How does Studio Ghibli achieve such immersive realism in their films?
Chihiro—a cel-drawn caricature of a little girl—taps her feet into her shoes as she scuttles out of the boiler room. This small detail could easily be overlooked, but it isn’t. In fact, details such as these abound in the films of Studio Ghibli, exemplary of their masterful approach to animation. These small details provide what I refer to in this video essay as immersive realism.
Studio Ghibli has consistently created the most compelling animated films I have ever seen, in part due to their immersive realism. Despite the fantasy and magic, Ghibli’s films consistently feel tactile and realistic. In this video essay, we explore how Studio Ghibli consistently achieves immersive realism in their films.
“Anime may depict fictional worlds, but I nonetheless believe that at its core it must have a certain realism. Even if the world depicted is a lie, the trick is to make it seem as real as possible. Stated another way, the animator must fabricate a world that seems so real, viewers will think the world depicted might possibly exist.”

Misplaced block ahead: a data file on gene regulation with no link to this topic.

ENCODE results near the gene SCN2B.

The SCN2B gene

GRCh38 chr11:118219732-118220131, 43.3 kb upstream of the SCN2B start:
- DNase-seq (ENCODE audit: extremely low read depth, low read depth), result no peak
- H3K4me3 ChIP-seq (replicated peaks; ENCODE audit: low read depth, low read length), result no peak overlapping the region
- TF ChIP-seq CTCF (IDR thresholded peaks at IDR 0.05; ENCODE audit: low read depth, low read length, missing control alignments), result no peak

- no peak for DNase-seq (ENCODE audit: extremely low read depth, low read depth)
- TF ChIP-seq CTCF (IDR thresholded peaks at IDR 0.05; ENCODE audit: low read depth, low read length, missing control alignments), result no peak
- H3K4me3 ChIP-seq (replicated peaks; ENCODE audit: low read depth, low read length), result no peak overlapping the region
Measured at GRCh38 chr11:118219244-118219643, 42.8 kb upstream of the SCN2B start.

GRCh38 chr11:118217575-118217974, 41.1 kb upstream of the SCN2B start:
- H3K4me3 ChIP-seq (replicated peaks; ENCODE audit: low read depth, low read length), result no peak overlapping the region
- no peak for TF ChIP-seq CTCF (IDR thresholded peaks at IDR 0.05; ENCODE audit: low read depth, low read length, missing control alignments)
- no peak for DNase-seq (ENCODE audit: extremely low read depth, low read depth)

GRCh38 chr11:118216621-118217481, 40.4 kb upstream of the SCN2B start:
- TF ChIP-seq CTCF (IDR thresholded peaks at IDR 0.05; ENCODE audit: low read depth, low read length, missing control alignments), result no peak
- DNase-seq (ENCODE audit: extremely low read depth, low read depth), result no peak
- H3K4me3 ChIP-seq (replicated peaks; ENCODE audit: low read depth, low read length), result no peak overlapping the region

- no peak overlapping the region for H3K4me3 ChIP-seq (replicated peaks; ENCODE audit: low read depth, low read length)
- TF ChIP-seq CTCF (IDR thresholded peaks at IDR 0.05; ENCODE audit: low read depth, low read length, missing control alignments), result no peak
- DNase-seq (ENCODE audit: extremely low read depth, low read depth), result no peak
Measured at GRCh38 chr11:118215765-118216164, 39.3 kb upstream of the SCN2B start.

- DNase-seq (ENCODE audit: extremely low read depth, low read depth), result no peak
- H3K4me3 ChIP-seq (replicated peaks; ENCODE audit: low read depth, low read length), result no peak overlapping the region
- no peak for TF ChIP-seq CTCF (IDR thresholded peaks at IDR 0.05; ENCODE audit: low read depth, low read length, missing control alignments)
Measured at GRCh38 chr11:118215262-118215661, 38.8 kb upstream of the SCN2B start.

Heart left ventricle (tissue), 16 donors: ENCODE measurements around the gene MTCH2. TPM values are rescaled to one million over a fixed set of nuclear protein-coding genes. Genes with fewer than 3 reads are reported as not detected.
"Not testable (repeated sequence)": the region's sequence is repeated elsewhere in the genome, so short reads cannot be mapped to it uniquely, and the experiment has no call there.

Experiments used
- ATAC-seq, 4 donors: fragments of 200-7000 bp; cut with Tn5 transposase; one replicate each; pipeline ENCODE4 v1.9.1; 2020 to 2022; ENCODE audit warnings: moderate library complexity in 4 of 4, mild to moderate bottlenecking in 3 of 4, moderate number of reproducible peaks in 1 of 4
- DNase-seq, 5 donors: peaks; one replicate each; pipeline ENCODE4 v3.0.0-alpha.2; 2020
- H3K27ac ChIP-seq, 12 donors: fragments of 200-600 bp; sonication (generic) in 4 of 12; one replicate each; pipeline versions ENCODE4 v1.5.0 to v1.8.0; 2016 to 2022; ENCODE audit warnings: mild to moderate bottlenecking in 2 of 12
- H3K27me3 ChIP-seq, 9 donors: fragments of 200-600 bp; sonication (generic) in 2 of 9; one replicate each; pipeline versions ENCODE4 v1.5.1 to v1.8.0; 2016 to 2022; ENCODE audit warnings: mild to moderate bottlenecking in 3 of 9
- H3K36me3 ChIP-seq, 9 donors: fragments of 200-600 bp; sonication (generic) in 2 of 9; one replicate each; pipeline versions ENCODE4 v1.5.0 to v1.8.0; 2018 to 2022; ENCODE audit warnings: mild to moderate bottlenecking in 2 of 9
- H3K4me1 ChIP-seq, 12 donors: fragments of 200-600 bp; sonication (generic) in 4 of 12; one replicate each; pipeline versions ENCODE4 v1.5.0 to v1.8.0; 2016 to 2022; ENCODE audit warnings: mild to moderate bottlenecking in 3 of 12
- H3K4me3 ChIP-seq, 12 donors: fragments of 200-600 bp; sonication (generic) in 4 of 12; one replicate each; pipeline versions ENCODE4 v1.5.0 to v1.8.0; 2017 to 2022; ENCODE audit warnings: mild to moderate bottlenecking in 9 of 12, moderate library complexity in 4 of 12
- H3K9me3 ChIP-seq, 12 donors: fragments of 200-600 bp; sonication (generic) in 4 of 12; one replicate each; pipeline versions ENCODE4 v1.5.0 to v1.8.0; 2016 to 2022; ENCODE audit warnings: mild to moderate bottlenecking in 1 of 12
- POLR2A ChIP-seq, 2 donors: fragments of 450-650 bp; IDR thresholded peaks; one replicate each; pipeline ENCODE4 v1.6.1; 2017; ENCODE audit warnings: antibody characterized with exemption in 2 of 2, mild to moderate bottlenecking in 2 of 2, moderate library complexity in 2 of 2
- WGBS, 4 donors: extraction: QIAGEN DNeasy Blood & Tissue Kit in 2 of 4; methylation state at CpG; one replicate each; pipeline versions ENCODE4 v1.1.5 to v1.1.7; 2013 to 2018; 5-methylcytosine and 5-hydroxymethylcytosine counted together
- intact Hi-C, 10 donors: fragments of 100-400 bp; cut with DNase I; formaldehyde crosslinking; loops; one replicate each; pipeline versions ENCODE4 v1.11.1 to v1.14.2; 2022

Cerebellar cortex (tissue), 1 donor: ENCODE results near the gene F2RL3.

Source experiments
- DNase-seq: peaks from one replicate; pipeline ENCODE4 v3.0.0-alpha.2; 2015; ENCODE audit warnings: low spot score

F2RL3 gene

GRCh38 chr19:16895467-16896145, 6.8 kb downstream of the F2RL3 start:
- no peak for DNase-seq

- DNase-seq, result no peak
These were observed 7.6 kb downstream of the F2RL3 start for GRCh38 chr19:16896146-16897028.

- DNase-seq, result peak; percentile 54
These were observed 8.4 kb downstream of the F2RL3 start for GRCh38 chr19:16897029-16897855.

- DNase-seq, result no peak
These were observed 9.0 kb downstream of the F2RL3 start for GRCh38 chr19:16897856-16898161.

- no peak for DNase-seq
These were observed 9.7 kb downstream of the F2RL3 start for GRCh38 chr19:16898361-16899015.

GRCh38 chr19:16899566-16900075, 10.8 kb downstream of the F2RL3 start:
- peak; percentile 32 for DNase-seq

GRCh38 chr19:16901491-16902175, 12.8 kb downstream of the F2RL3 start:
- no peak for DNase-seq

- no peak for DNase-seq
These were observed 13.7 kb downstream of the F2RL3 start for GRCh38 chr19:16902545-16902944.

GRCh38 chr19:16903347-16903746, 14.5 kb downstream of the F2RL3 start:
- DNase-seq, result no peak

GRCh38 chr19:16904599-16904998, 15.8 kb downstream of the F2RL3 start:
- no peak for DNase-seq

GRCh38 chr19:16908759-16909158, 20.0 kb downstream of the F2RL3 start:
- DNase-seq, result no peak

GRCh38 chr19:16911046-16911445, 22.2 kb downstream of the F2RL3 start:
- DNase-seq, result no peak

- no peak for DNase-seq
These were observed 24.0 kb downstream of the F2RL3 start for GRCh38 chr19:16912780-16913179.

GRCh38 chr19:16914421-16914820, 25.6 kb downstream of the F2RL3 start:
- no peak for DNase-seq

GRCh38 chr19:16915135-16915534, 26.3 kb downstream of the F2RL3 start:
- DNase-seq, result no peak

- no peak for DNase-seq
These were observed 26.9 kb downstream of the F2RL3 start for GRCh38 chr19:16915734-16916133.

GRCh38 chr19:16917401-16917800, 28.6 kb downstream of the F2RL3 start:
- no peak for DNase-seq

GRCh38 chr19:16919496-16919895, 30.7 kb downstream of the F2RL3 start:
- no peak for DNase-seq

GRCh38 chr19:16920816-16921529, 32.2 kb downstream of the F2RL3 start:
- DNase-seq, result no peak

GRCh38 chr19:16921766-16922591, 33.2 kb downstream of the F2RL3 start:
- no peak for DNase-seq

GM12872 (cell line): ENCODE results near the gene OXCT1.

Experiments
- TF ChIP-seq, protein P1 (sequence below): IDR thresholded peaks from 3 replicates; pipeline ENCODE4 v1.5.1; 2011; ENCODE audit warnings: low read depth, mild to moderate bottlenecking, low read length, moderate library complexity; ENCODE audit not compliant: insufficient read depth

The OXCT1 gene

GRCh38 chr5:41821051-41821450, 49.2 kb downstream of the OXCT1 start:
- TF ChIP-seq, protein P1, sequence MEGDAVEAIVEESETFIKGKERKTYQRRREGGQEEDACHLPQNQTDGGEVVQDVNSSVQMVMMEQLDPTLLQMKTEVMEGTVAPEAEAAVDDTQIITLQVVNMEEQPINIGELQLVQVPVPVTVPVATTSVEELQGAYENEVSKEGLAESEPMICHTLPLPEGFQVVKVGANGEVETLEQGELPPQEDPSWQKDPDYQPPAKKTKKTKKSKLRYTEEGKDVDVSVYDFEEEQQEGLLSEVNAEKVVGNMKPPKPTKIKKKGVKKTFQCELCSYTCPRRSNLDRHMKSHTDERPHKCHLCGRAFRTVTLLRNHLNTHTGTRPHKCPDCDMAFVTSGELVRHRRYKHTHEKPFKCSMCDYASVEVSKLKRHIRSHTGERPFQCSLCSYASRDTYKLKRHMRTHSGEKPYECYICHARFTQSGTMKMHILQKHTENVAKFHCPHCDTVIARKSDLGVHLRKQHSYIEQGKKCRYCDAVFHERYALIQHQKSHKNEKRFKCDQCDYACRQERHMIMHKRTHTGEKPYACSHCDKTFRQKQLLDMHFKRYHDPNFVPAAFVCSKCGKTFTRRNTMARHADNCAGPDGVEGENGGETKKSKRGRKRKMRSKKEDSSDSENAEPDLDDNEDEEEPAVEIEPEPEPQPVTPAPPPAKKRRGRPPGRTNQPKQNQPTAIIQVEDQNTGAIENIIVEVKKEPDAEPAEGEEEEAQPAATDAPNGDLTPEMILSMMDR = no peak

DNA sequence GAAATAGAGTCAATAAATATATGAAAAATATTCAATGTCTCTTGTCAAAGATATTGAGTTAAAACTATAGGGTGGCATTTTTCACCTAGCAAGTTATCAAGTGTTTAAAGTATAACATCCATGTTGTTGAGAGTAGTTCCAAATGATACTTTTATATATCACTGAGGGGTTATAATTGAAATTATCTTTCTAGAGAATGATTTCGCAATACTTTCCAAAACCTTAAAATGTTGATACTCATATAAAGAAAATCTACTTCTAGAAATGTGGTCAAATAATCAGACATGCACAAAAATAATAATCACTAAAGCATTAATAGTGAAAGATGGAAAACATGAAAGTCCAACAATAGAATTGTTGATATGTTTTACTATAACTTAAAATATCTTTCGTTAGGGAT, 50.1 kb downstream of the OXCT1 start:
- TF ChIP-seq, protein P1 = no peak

—Hayao Miyazaki, Starting Point
Nausicaä of the Valley of the Wind (dir. Hayao Miyazaki, 1984)
My Neighbor Totoro (dir. Hayao Miyazaki, 1988)
Kiki’s Delivery Service (dir. Hayao Miyazaki, 1989)
Only Yesterday (dir. Isao Takahata, 1991)
Ocean Waves (dir. Tomomi Mochizuki, 1993)
Whisper of the Heart (dir. Yoshifumi Kondō, 1995)
Princess Mononoke (dir. Hayao Miyazaki, 1999)
Spirited Away (dir. Hayao Miyazaki, 2001)
Howl’s Moving Castle (dir. Hayao Miyazaki, 2004)
From Up on Poppy Hill (dir. Gorō Miyazaki, 2011)
The Wind Rises (dir. Hayao Miyazaki, 2013)
The Kingdom of Dreams and Madness (dir. Mami Sunada, 2013)
“The Making of Spirited Away” & “Spirited Away: Behind the Microphone”, Spirited Away DVD special features
The Lord of the Rings (dir. Ralph Bakshi, 1978)
Fire and Ice (dir. Ralph Bakshi, 1983)
American Pop (dir. Ralph Bakshi, 1981)
Starting Point & Turning Point by Hayao Miyazaki